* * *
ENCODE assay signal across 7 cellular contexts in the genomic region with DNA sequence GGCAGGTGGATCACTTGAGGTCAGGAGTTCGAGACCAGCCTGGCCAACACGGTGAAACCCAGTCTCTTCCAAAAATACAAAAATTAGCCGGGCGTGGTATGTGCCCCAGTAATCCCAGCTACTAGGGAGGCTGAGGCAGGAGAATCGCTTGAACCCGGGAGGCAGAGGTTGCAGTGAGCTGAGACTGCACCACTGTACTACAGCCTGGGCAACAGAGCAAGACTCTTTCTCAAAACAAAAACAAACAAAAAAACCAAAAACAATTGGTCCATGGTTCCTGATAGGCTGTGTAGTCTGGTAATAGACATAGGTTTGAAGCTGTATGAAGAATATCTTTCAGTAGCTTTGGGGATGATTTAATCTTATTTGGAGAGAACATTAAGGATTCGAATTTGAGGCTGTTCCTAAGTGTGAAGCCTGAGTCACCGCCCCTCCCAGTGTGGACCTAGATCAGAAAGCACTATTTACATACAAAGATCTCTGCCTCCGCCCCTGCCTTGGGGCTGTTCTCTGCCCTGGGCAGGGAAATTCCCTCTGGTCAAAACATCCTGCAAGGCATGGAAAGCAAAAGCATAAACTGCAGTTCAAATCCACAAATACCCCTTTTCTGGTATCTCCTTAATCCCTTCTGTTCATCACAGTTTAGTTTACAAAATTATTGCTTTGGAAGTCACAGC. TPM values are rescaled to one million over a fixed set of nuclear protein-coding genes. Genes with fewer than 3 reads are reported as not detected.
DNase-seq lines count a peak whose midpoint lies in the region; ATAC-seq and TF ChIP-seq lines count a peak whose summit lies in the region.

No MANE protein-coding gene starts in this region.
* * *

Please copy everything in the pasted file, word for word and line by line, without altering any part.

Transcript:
ENCODE assay signal across 7 cellular contexts in the genomic region with DNA sequence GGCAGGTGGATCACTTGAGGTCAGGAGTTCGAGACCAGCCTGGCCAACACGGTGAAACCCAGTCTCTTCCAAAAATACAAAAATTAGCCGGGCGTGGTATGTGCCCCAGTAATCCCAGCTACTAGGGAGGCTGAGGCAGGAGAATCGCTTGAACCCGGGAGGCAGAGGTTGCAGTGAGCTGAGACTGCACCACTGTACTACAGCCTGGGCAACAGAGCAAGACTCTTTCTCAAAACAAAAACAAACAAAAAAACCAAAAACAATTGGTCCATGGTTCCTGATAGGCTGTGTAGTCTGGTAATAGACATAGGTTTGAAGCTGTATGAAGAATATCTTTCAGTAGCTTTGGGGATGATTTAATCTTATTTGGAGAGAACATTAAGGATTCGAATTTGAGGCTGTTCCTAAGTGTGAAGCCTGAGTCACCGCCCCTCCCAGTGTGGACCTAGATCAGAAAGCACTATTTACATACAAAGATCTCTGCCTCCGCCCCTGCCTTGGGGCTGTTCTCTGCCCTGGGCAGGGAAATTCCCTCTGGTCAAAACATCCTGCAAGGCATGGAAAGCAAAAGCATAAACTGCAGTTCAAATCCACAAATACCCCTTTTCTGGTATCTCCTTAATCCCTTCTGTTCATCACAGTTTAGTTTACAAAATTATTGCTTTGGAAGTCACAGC. TPM values are rescaled to one million over a fixed set of nuclear protein-coding genes. Genes with fewer than 3 reads are reported as not detected.
DNase-seq lines count a peak whose midpoint lies in the region; ATAC-seq and TF ChIP-seq lines count a peak whose summit lies in the region.

No MANE protein-coding gene starts in this region.